Sell Target, Walmart; Buy Whole Foods
While Target appears to have loftier urban ambitions, neither company seems all that excited about penetrating the relatively untapped market of affluent loft, condo and apartment dwellers. If they were, I would expect the strategy to receive more prominent billing on the conference calls and in quarterly reports. It's just not happening. Maybe it's a competitive thing.
Now here we are with Target reporting before the open Wednesday and Walmart reporting next week, Thursday, May 24. What do you think we're going to hear?
I would not call you crazy for holding on to shares of TGT and WMT. I have considered both stocks, primarily for their relative stability, solid dividends and aggressive international growth.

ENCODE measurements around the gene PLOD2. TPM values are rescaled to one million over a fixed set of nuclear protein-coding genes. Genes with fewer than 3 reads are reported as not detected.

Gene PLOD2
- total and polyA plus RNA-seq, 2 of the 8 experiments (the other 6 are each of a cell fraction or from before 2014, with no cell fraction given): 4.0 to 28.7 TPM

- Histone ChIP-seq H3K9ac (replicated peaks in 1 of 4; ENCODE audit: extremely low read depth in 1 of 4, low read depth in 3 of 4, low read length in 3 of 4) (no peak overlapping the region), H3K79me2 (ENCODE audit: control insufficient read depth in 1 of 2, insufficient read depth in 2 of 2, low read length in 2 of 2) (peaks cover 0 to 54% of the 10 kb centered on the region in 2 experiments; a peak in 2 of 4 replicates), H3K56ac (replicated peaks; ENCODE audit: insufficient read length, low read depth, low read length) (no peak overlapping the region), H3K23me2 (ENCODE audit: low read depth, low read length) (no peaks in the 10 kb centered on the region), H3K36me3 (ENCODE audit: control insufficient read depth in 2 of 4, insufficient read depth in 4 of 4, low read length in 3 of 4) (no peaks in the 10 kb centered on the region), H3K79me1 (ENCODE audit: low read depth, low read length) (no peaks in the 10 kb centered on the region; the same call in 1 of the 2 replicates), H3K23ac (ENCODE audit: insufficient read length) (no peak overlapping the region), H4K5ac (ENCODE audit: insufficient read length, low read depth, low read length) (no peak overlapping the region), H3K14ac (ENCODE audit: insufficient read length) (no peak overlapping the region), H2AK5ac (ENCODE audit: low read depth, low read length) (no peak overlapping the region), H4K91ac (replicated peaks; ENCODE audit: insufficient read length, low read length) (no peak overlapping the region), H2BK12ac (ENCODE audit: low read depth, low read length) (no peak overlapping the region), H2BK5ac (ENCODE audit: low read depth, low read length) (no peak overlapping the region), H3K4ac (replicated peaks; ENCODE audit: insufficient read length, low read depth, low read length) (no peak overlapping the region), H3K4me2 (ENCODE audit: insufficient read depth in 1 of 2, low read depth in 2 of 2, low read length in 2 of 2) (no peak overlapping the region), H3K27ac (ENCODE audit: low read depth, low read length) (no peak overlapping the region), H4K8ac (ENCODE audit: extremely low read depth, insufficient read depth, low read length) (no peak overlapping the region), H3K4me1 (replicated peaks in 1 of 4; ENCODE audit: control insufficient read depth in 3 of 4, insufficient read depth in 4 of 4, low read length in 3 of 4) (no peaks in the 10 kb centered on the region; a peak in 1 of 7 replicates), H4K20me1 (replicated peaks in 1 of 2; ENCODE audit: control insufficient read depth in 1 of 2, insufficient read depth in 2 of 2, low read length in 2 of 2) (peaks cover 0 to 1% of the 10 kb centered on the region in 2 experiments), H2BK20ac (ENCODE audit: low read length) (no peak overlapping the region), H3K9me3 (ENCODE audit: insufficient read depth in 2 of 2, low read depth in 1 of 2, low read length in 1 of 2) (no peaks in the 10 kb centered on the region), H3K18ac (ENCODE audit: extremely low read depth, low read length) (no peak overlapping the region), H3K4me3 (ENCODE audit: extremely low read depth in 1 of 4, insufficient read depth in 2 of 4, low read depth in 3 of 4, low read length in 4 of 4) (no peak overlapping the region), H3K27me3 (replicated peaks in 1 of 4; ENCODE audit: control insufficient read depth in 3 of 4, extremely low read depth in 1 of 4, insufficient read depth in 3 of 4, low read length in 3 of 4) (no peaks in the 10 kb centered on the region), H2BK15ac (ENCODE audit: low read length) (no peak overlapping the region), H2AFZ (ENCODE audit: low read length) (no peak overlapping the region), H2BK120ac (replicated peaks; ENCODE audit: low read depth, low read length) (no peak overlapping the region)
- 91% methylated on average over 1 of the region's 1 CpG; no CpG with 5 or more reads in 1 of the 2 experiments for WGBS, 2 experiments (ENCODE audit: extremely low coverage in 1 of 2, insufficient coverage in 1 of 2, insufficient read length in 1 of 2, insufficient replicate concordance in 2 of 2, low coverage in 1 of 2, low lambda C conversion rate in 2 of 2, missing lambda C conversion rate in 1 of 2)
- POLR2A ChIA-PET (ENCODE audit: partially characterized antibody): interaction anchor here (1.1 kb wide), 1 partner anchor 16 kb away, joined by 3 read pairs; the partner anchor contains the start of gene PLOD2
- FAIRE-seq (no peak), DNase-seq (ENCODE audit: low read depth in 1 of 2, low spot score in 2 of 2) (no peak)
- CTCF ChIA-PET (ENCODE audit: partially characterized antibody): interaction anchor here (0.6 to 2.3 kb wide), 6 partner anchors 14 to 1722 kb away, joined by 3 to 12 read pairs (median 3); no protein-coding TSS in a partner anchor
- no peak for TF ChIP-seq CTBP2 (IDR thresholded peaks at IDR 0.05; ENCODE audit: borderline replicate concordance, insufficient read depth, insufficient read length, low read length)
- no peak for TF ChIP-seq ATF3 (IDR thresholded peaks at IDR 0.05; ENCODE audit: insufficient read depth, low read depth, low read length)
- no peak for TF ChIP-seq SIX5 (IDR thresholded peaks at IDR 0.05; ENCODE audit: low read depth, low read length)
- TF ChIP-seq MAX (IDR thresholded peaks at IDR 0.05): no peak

For example, expect Target to start reaping benefits from its January 2011 purchase of Canadian chain Zellers' leases. The company expects to open stores in full force north of the border in 2013 and 2014.
So, all is not lost, in a TGT or, for that matter, WMT investment. I am just not sure how much new money I am willing to pour into the names.
Whole Foods Is the Future
When I make a long-term investment, I want something I can sink my teeth into. While I love compelling dividend growth stories like Target and Walmart, I subscribe to the more aggressive narrative coming from Whole Foods(WFM) .
Whole Foods actively executes the growth strategy I would like to see Target and Walmart embrace with more vigor. In an article I wrote for TheStreet last week, I described Whole Foods' strategy to saturate prime metropolitan cores where the company's relatively upper-end customers reside.